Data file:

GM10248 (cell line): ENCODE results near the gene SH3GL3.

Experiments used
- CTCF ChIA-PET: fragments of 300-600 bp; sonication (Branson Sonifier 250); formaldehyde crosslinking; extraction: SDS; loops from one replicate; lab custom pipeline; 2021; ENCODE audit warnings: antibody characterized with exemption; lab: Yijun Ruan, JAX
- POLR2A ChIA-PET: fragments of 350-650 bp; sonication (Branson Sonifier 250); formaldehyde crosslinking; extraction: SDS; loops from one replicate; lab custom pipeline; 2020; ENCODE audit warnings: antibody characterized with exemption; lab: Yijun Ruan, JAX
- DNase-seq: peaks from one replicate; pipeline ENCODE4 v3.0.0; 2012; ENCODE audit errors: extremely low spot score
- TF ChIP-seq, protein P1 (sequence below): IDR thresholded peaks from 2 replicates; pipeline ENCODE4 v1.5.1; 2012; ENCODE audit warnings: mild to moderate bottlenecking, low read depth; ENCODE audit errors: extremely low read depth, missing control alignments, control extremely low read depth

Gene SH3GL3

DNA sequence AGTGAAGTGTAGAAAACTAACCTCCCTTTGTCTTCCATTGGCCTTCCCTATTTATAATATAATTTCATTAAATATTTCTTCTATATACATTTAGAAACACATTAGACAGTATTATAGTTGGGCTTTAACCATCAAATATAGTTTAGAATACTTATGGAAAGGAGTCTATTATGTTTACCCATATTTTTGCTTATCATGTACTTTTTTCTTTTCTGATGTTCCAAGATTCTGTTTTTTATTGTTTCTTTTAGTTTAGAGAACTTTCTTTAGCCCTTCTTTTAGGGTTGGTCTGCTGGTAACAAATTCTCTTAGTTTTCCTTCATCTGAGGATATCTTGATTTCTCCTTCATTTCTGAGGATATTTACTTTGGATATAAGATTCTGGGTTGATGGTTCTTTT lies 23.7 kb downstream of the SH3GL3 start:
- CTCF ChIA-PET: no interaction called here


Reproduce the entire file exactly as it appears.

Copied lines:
GM10248 (cell line): ENCODE results near the gene SH3GL3.

Experiments used
- CTCF ChIA-PET: fragments of 300-600 bp; sonication (Branson Sonifier 250); formaldehyde crosslinking; extraction: SDS; loops from one replicate; lab custom pipeline; 2021; ENCODE audit warnings: antibody characterized with exemption; lab: Yijun Ruan, JAX
- POLR2A ChIA-PET: fragments of 350-650 bp; sonication (Branson Sonifier 250); formaldehyde crosslinking; extraction: SDS; loops from one replicate; lab custom pipeline; 2020; ENCODE audit warnings: antibody characterized with exemption; lab: Yijun Ruan, JAX
- DNase-seq: peaks from one replicate; pipeline ENCODE4 v3.0.0; 2012; ENCODE audit errors: extremely low spot score
- TF ChIP-seq, protein P1 (sequence below): IDR thresholded peaks from 2 replicates; pipeline ENCODE4 v1.5.1; 2012; ENCODE audit warnings: mild to moderate bottlenecking, low read depth; ENCODE audit errors: extremely low read depth, missing control alignments, control extremely low read depth

Gene SH3GL3

DNA sequence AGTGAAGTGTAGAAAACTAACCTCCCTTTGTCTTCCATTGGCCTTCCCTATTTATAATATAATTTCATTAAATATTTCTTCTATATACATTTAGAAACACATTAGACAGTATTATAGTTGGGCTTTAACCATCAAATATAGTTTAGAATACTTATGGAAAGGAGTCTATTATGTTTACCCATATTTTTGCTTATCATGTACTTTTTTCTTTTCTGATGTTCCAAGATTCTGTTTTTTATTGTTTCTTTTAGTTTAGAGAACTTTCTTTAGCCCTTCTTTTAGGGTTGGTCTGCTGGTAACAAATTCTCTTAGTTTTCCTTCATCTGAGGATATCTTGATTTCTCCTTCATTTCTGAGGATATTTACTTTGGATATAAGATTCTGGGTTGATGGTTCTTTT lies 23.7 kb downstream of the SH3GL3 start:
- CTCF ChIA-PET: no interaction called here